About South Record Shop
Give us the background... when and why did you decide to open South Records?
I’ve worked in music for a while, working in PR at labels (XL, EMI and freelance) and just got tired of pretending to be enthusiastic about some of the terrible music I had to work on (I worked on lots of good stuff too).
I went on holiday in America, driving from LA to Nashville and stopping at record shops at every town and city we stayed in. There were so many good shops - favourites being Shangri-La in Memphis, and Amoeba in Hollywood, there was a good one in Amarillo too, but I can’t remember what it was called.
Anyway, I’d just moved back to Essex from London and there wasn’t anywhere in town to get records, so I told a few people I was going to open a record shop and had to follow through, because apparently people remember stuff like that. My own stupid mouth got me in to it.
The shop’s been here for 4 and a half years now and I still love getting the sales sheets from the labels to see what’s coming out, and especially picking up great used collections. I love recommending stuff to people and then hearing back that they loved it. You hear from people all the time that there’s no good new music anymore, speak to your local shop, they can recommend 10 things that came out this week that you’ll love.
We’re right by Southend University so we get a lot of students buying their first records – usually The Beatles, Stones, Pink Floyd etc, but there’s also a lot of garage rock fans here.
We sell a bit of everything – indie, punk, jazz, hip hop, prog, soundtracks, soul, house, folk, Afrobeat, metal, you name it.
There’s loads of great bands in Southend, many of whom shop and play in the shop. I’m particularly in to Ghost Music, Dark Globes, The Hillmisters, MelodieGroup, Rocket Ship TV (who we put out on our own label), The Plan. There’s loads, too many to mention here.
One of our favourite customers is Paul, he’s been collecting Bowie stuff since 1972 and has EVERYTHING – demos, various versions of every release, bootlegs, every original and reissue that’s ever been released, the lot. It’s always good to hear about how much he’s just spent on a Can’t Help Thinking About Me single, to upgrade his VG+ copy to a slightly better VG++. Mental.
The first record we sold was Fall Heads Roll by The Fall, as good a record to start off on as any. And the last record I sold was the first Velvet Underground album. Pretty good pair.
The first record I remember getting for Christmas was Time, Love & Tenderness by Michael Bolton (still have it, still not ashamed).
The first I remember buying with my own money was a David Bowie bootleg cassette of the final Ziggy concert.
The first record shop I went to was the only one on Canvey Island, Bee-Bees.
The Bee-Bees was just down the road from school so we’d be in there most lunchtimes, annoying the guy behind the counter by singing songs at him we’d heard on the radio but didn’t know the name of. They also used to give me the odd discount because I was buying stuff the owner liked – Johnny Thunders, Frank Black solo albums and southern soul singles.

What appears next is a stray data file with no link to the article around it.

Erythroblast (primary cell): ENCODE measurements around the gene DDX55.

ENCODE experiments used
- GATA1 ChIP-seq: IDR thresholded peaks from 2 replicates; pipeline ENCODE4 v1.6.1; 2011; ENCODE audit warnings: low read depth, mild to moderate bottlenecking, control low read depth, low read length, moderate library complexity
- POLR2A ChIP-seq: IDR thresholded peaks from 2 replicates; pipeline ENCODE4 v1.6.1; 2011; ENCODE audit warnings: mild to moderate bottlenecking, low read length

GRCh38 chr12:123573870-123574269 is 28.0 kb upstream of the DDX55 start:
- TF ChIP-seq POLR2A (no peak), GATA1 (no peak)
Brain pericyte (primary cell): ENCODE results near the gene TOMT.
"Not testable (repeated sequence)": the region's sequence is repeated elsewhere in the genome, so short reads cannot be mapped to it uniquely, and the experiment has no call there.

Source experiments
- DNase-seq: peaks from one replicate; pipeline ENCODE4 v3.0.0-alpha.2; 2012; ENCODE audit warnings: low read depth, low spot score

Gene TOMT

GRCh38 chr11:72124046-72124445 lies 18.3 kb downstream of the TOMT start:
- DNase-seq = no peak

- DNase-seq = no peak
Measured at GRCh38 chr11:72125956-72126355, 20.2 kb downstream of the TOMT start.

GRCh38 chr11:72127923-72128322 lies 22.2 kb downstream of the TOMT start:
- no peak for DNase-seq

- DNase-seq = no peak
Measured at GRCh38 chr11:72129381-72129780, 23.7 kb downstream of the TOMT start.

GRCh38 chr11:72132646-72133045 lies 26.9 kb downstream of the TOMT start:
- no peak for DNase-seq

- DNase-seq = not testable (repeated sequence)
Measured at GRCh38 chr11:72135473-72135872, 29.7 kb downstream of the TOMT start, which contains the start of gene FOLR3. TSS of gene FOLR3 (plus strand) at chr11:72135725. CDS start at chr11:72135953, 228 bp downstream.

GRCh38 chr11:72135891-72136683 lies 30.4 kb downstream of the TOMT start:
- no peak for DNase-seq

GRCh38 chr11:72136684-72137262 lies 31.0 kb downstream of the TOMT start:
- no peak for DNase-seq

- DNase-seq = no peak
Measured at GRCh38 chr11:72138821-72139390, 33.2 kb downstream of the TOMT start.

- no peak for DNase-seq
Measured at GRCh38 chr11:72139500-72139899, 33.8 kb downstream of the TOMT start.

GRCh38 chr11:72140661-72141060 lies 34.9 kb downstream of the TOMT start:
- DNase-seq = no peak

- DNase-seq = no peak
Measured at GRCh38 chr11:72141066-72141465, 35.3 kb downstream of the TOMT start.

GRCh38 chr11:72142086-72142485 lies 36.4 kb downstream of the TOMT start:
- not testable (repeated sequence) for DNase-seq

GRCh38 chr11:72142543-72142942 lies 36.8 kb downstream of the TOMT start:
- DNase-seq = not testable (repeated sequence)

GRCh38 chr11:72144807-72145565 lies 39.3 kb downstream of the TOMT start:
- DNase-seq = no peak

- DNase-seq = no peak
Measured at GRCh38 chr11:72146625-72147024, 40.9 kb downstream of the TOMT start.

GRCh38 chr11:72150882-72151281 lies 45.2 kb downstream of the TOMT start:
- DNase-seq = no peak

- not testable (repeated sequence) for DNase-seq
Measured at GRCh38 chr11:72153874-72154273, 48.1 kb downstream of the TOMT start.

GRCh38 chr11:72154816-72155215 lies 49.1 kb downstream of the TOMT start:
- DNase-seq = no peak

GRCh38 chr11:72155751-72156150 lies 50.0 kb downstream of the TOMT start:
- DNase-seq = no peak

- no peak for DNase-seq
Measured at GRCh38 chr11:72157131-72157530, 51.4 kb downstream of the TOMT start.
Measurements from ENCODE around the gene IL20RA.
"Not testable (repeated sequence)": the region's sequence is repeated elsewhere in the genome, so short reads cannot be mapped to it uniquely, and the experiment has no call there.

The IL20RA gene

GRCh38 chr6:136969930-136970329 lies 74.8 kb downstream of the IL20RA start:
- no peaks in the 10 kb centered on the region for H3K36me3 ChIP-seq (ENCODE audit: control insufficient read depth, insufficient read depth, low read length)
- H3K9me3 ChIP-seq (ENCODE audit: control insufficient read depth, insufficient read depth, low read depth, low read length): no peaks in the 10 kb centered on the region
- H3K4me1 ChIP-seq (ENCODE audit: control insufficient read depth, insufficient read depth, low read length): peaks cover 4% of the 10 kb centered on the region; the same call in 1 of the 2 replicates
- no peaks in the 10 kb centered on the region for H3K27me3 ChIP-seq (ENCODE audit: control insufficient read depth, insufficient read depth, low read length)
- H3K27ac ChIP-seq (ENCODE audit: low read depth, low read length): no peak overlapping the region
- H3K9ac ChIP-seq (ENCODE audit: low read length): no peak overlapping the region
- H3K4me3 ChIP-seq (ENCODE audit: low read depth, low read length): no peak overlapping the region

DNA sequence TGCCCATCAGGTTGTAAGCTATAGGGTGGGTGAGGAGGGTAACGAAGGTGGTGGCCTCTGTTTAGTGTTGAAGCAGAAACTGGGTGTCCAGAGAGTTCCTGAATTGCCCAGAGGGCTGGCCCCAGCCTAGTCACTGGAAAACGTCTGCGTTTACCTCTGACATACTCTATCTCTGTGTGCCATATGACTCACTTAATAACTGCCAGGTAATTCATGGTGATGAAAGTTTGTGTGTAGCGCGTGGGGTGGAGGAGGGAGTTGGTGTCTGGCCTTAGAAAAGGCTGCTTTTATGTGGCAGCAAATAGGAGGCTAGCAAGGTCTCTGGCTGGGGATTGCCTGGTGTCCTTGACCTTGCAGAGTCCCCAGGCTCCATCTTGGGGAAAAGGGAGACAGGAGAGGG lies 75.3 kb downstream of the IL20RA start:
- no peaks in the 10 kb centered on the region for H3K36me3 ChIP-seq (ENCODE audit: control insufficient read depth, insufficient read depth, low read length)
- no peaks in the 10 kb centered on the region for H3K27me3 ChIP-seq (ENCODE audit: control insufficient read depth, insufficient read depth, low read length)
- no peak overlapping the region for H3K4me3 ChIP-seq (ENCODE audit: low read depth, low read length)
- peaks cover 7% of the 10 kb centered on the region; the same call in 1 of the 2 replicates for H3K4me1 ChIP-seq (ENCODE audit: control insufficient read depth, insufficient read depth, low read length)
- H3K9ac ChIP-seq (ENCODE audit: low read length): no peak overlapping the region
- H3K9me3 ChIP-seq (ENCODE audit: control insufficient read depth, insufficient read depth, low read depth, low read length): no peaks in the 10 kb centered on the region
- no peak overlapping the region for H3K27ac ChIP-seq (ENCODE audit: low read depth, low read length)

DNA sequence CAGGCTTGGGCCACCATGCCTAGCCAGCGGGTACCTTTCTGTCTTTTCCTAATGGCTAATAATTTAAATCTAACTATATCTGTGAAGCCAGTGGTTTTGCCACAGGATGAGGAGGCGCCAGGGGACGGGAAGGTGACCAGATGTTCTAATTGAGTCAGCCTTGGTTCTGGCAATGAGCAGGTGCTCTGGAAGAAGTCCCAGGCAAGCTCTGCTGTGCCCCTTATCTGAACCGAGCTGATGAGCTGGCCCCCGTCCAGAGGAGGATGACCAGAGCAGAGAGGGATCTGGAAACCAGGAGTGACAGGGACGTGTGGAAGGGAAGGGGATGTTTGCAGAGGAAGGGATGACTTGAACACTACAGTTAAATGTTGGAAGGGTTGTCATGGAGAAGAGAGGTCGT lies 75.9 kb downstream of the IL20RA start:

My whole family are in to music, so it was always unavoidable growing up – my dad was a mod (a proper 60s one) and he liked all sorts of stuff (he’s particularly in to P. Diddy at the moment, at the age of 75), alongside what my parents were playing, my brothers and sister would be playing Oasis, Neil Young, George Michael, etc etc and 80s soul was massive on Canvey, with the Goldmine club, so that music was unavoidable and I was an avid NME reader. I remember reading something about Pussy Galore in there, which turned me leftways from the usual stuff I was listening to then.
Reckless Records in London is a particular favourite, I always pick up good stuff in there.
I used to go to New York a lot for work and loved Other Music and Academy Annex. It’s a real shame Other Music have gone, they got me in to so much good stuff – The Embarrassment, Cause Co-Motion, Meneguar, Woodsist…
I’m sure everybody who buys records has that one absolute win in a record shop, where you’re not quite sure how you managed it.
Mine was picking up an original Ardent copy of Big Star’s Radio City for £5 about 10 years ago. I was sure it was a trick of some sort and was expecting the person serving to laugh in my face when I went to pay. Felt a bit drunk when I came out of the shop.
Kraftwerk in the Turbine Hall at the Tate Modern when they did a run of all their albums. I went to the Autobahn one – quadrophonic sound, 3-D images. Incredible.
Winter Journal by Paul Auster
North By North-West directed by Alfred Hitchcock
Bring It On Home To Me (live at Harlem Square Club 1963) – Sam Cooke
To Go Home – Daniel Johnston
Cheree – Suicide
Don’t Be Cruel – Elvis Presley
Int’l Players Anthem - UGK
The Atheist’s Burden – Disco Inferno
Teardrops – Womack & Womack
Marquee Moon - Television
The Velvet Underground, The Byrds, Love, Alicia Keys, Can, Television, Suicide, Big Star, Sam Cooke, The Fall, Otis Redding, Miles Davis, Grace Jones, Cluster, Curtis Mayfield, A Tribe Called Quest, Teenage Fanclub, Nina Simone, Pixies, Dusty Springfield, Fela Kuti, Madonna, The Kinks, Ramones, Outkast, Van Halen, Beastie Boys, Lee Hazelwood, Sly & The Family Stone, Neu!, Sun City Girls, Ash Ra Temple, Pussy Galore, David Bowie, The Clash, Leonard Cohen, Yazoo, The Ronettes, Nico, Prince, Parliament/Funkadelic, Buffalo Springfield, Janet Jackson, Pavement, The Go-Betweens, The Lounge Lizards, Nagisa Ni Te, Joni Mitchell
Of course this changes hour to hour, but right now, I’d probably Like Flies On Sherbert by Alex Chilton.